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Volkswagen's New Beetle is no longer that new, having been around for about four years now. With new entrants such as the Chrysler PT Cruiser, Ford Thunderbird, and Mini Cooper stealing headlines, der Beetle no longer basks alone in the retro-fad limelight. Out on the road, in the real world, however, the New Beetle still attracts attention.
More important to people who own one, the Beetle's driving dynamics continue to deliver a spunky driving experience to go along with its spunky-yet-timeless looks. Opt for the 150-horsepower 1.8T turbocharged model, and the Beetle is downright quick.
As mentioned, it takes a little time to grow accustomed to the Beetle's unique seating ergonomics. At first the deep dashboard makes you feel like you're driving the car from the back seat. Once adjusted, we were able to drive this car quite hard in corners. The tall roofline and a fair amount of body roll contribute to a tippy feeling. But quick and accurate steering response, combined with good grip from the tires and suspension, keep the car firmly in contact with the road. The Beetle feels quite stable in high-speed sweeping turns. It's smooth and stable under hard braking, though it doesn't stop as quickly as the Golf and other cars in its class. Handling among the different Beetle models is quite similar as the suspension is tuned to provide the same driving characteristics.
The difference lies chiefly in the engines. The standard 115-horsepower engine offers good response and should be perfectly suitable for most drivers. Others have reported they like the TDI diesel engine. Volkswagen builds some of the best small diesel engines in the world and this one is smooth, quiet and clean. It is slightly rougher in texture than the standard gas engine, which some people like because they say it reminds them a bit of the original Bug.
Those who enjoy the driving experience itself will appreciate the new 1.8-liter turbocharged engine. It lacks some response at the bottom of the rpm range, but once the revs are up it provides good acceleration performance. Step on the gas and the car begins to build momentum, then there's a whoosh of power. The Beetle 1.8T can accelerate from 0 to 60 mph in less than 7.5 seconds, a quite respectable performance.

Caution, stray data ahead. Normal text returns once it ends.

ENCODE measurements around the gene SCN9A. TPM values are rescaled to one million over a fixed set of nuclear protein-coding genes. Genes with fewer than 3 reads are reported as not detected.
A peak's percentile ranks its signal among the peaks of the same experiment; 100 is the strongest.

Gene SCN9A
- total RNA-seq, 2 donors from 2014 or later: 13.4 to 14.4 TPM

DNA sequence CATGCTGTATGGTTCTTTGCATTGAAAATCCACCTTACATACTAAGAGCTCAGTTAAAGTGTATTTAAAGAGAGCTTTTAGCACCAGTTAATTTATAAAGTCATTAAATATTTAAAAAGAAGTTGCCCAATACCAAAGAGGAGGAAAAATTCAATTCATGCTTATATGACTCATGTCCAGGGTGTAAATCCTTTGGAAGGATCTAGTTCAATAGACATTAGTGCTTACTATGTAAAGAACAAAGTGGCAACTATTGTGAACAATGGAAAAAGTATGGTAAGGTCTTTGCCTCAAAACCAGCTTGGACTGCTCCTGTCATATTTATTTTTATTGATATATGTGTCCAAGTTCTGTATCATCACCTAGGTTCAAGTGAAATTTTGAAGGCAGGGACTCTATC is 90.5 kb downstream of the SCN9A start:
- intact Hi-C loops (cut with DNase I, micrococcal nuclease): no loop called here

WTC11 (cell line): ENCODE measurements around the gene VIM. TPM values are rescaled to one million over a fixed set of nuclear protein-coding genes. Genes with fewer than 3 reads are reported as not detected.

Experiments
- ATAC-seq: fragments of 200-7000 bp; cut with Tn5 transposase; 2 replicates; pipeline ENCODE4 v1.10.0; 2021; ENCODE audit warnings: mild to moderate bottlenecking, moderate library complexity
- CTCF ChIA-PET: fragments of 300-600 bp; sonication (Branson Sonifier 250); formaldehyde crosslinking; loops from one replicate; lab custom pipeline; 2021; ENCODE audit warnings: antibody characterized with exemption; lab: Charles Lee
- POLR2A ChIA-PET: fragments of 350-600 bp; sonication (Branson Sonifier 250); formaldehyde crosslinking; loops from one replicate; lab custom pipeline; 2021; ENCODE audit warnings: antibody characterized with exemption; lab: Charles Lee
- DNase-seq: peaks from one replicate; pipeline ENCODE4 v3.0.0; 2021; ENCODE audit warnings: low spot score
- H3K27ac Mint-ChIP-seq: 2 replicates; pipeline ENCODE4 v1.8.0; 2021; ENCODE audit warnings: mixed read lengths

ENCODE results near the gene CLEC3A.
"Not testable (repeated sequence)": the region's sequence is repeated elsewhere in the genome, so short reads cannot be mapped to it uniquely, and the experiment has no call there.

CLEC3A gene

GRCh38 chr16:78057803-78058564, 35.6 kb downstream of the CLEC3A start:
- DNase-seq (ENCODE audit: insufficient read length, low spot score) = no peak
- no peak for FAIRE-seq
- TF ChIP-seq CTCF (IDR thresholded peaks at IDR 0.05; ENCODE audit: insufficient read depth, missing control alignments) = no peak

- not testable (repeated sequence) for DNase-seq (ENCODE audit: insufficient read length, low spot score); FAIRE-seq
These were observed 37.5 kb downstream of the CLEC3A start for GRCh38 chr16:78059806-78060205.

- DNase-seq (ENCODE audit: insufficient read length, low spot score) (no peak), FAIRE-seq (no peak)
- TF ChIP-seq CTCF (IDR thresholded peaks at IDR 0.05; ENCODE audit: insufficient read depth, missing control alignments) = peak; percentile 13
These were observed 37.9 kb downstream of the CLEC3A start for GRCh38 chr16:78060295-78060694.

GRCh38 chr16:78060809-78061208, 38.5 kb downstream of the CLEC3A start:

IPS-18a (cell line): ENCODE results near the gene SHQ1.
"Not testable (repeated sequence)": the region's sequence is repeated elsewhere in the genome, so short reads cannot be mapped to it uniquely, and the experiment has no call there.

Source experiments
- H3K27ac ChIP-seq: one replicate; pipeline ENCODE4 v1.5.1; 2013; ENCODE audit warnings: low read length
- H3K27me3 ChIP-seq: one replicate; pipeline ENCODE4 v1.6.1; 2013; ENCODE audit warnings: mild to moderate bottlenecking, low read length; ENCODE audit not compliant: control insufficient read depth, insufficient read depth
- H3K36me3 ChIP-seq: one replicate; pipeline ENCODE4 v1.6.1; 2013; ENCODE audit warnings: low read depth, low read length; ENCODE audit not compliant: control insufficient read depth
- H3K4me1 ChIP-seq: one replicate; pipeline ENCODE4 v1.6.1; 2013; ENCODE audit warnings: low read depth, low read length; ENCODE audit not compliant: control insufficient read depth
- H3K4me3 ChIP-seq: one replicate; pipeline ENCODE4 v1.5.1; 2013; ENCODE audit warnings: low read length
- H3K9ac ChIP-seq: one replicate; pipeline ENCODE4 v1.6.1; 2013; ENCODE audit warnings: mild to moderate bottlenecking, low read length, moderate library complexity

By comparison, torque from the base 2.0-liter engine comes on at relatively low revs and makes the car feel quite sprightly around town. You won't leave a trail of rubber taking off from a stoplight, but it will keep up with many of the cars in its class.
We prefer the 5-speed manual to the optional 4-speed automatic. That's the way the original Bugs were equipped and shifting gears is part of the driving fun. The automatic works well enough, but it makes the car slower off the line. Overall, the Beetle feels tight and responsive. The ride is smooth and sporty with out undue noise from the road or engine compartment.
Volkswagen's New Beetle 1.8T is fun to drive. Its mild manners make for a joyful ride around town. And, of course, its unique styling makes a statement. Driving enthusiasts should find the New Beetle a fun alternative to sport coupes and small sports sedans.
The standard New Beetle, meanwhile, offers a trendy, reliable fun machine that retails for less than $16,000. We'll leave choosing the color up to you, but we like green, blue and yellow Beetles.